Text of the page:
“SoilOptix shows the physical properties of the soil—clay, sand, silt, loam and organic matter—as well as the nutrition levels, available plant water and fertility,” said Sanguankeo. The physical properties help determine how well the soil pulls water and holds nutrients while the nutrient maps help growers identify weak or under-performing areas that need improvement.
“Those under-performing areas are where our consultants work with growers to install soil moisture probes to determine if more frequent irrigation is necessary—and/or if a targeted application of mulch or compost can be made to help reduce soil surface evaporation, moderate soil surface temperature and improve soil health around the rootzone,” said Sanguankeo.
SoilOptix requires at least three soil samples per field to collect data for analysis by a local lab; visual map results are typically delivered 3-4 business days after the lab produced the results.
“Both SoilOptix and Probe Schedule take the guess work out of soil analysis and irrigation water management,” said Pusey. “They help growers precisely define variation in soil properties so they can make adjustments to help each field reach its full potential.”
Probe Schedule uses soil capacitance meters installed at different depths of the soil profile to monitor soil moisture levels, identify issues and ultimately, help improve crop uniformity. Data is collected and delivered once an hour through a telemetry unit and corresponding software that can be accessed by a phone, tablet or computer. The tool helps growers determine the exact level of water in the soil so they can apply the precise amount needed to avoid over- or under-watering.
“With this technology, growers can conserve water, ensure nutrients stay within the root zone and avoid overspending on water in areas where water isn’t needed,” Pusey added.
“You can guess by looking at the top of soil if you need to water or not. But when you have a look underneath the soil using these probes, you can see the effect of irrigation and he exact amount of water in the soil,” said Pusey.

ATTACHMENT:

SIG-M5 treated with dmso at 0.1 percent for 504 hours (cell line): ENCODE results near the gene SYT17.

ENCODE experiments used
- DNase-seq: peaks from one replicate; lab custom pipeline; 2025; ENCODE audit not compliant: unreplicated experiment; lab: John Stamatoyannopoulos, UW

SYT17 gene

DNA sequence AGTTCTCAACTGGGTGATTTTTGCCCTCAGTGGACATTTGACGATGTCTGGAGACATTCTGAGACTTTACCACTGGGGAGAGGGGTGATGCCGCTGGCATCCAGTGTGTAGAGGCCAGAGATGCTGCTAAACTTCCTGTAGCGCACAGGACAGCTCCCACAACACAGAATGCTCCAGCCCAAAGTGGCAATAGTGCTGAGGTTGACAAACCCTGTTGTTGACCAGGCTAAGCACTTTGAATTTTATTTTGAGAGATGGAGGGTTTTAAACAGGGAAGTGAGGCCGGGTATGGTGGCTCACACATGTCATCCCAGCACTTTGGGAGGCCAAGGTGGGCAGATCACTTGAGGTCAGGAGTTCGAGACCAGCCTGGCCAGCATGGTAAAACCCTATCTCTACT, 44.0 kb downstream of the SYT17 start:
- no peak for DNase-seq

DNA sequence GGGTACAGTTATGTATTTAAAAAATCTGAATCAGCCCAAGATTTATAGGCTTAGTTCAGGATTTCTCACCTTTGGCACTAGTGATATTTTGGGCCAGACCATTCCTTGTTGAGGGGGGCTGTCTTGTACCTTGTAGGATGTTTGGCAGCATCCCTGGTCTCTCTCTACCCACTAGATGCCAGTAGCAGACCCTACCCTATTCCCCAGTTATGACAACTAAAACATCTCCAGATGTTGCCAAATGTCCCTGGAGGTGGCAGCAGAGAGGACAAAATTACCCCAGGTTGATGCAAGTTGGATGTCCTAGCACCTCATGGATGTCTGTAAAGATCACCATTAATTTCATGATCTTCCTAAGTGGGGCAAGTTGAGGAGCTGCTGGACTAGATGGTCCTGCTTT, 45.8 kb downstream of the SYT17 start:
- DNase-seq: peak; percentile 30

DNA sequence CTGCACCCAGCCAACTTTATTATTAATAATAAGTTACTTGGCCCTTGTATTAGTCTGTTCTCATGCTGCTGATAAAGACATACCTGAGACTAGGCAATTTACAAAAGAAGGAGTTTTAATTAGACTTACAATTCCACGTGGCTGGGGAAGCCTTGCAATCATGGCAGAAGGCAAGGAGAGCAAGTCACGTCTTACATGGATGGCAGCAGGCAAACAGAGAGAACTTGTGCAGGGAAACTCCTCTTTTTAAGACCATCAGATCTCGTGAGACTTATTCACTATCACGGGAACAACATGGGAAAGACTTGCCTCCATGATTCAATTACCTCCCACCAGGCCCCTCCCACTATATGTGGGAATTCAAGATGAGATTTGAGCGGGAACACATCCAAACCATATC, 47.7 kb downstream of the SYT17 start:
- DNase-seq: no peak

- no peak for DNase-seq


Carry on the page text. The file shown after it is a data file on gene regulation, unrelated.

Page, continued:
“Whether your goal is to prevent over-watering or to conserve water because of scarcity and tightening regulations, soil moisture monitoring technologies can help achieve your goals and improve your overall crop quality and yield,” Pusey concluded.
Local support from experienced experts.
Wilbur-Ellis understands that growers have access to a vast array of tools, technologies and information—but that they are also entwined with numerous other aspects of the farming operation and might overlook the importance of frequently monitoring data outputs to get the most from these important resources.
“Since we are gathering real-time data, the grower really does need to ensure someone is watching the soil moisture sensors to notice the effect of irrigation as it is happening,” said Sanguankeo. “That could even be one of our crop consultants; some of them watch the data more than the grower does!”
Beyond the walls of its ag retail locations, Wilbur-Ellis agronomists and consultants provide the relevant technical expertise and hyperlocal knowledge to best enhance the grower’s commitment to long-term success.
“We really provide a full spectrum of on-farm solutions to help growers overcome some of today’s toughest challenges,” said Sanguankeo. “With irrigation water management technology, we often find that growers—even those who are initially hesitant to use the tools—increase their trust in the technology, their soil, water usage and crop quality given the accuracy, efficiency and efficacy they deliver.”
To learn more about Probe Schedule, SoilOptix and other technologies and services, connect with your local Wilbur-Ellis representative or retailer.
Header image courtesy of SoilOptix.